(This is a guest post sent from Eternally Mortal:)
I have recently been at a point in my life where making decisions to satisfy my own desires, however small, just seemed beyond my abilities. I would sit in the dark and wait for the next catastrophe to happen and never really take any time to find smiles.
Because finding smiles is so very important, I started just playing simple games to pass time. There were a few app games that caught my interest for a time, but they all become a grind in a very narrow track with rewards that are less satisfying than making a funny face in the mirror. That was fine, for a time. I was just killing time anyway, but after I got to the point where I could play these games and even smile at the silly rewards, I decided it was time to really put some effort into a game that might take me somewhere.
Enter Stellaris. Stellaris is a Galaxy Conquest game. It has planet management, empire management, resource management, exploration, space combat, ground combat, diplomacy, and politics. It is a game that can take anywhere from 5 minutes to 60 minutes to start playing the game. You control a species that has just mastered faster-than-light travel and leaves you all alone in a galaxy. You can determine the size of this galaxy and the amount of foreign powers. The simple goal of the game is to inhabit a certain percentage of the total habitable worlds in the galaxy or destroy/control all other civilazations.
I had played Stellaris before because it distinctly reminded me of Master of Orion, a similar game from the 90s. This game was significantly more complex and it could easily take hundreds of hours to complete either goal. This was the game I chose because it is such an open galaxy. You can choose to be peaceful or militant; accepting or restrictive; decadent or spartan; and many other dichotomies. To define where I am after my hiatus from taking personal action, I felt this was the perfect game to help me establish the walls of my personal position in this life.
For the first species I created, I took a hand at every aspect of species creation and developed a scientific peaceful species. I also used the "Ironman" aspect of the game because I figured it wouldn't be much of a burden. I honestly feel like each new game you play (by that, I mean each new 'start' of each game that you begin) must happen as it happens. I have certainly re-loaded from a previous save on many, many games, but I decided this new game would be a time where I "accept all consequences".
I guess I felt at the time that I was having a hard time accepting consequences. I became very frustrated early in the timeline of this new species as I found that I was squished between 4 other civilizations and had to move very fast in order to not be overwhelmed early. I actually succeeded and advancing to the point that I was keeping up with, if not surpassing, my neighbors. But, something happened that I do not even remember and I abandoned the game. It still exists, and I can go back at any time, but I started a new game...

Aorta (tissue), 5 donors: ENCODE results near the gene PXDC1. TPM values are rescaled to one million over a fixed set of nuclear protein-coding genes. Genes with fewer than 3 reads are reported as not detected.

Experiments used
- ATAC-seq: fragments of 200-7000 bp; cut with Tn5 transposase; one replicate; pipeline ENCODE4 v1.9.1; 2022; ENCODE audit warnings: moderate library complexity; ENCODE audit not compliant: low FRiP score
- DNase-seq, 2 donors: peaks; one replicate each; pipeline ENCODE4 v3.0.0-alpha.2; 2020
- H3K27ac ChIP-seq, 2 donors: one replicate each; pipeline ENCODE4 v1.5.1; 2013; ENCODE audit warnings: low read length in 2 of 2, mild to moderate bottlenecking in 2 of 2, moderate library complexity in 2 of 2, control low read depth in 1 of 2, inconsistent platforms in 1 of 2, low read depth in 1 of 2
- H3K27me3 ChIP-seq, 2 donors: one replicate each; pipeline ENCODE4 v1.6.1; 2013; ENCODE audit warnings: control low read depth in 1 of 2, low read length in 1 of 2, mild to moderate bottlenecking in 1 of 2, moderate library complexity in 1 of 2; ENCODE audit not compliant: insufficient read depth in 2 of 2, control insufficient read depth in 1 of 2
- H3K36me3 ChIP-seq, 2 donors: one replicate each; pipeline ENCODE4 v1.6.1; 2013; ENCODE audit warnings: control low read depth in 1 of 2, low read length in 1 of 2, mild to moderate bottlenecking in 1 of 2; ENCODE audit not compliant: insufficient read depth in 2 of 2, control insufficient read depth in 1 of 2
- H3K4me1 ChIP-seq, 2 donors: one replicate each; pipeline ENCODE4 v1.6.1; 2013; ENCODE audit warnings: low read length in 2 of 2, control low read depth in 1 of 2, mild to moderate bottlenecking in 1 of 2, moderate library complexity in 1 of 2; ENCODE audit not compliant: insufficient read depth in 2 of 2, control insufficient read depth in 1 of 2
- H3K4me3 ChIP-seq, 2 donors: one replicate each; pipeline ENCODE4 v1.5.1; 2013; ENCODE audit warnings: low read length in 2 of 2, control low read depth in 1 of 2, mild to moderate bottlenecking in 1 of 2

The second species I created was militant. I had decided that peace was too restrictive and I'll just fight whoever I came across to the death. I started well with good resources and habitable planets around me, but I was faced with an immediate neighbor that was close to my power level. I actually got those neighbors to like me a lot when I declared war on them. I was able to defeat them fairly easily and the game is sort of flawed in that one of my demands for peace was for them to become a vassal of mine. Which I eventually selected to incorporate them into my empire. But I was stymied by another issue: there is a planet cap. You can only have so many active planets at one time and I was still competing with the other species that were nowhere near me, but were slowly creeping closer.
I created a third species, though I spent no time on creating them. I just chose the pre-generated humans and decided on a small galaxy with only 1 other civilization. I'm not too far in this galaxy, but I might be done for now. I feel like I'm done with Stellaris now because it has shown me what I needed.
I still have a hard time being antagonistic to those around me. I'm happy this is still there, because it is a part that I have been worried about losing during this recent self-discovery journey I'm on. The main idea I got from my experience is that I want to create. I wanted a blank universe with no one but me so that I can make something without outside influence (other than what is already floating around in my head that originated elsewhere) and without any judgement of its parts. I'm still not sure where to take this, but it is the direction that I'm now pointing. I have several paths this might take me down, but maybe I need to play another game to define it further...
Whew! That was a lot of good stuff there, Eternal.
What do you think about his journey through Stellaris and the depths of his mind? I'm sure he'd love some feedback!
See ya next time, Internet Drifters!
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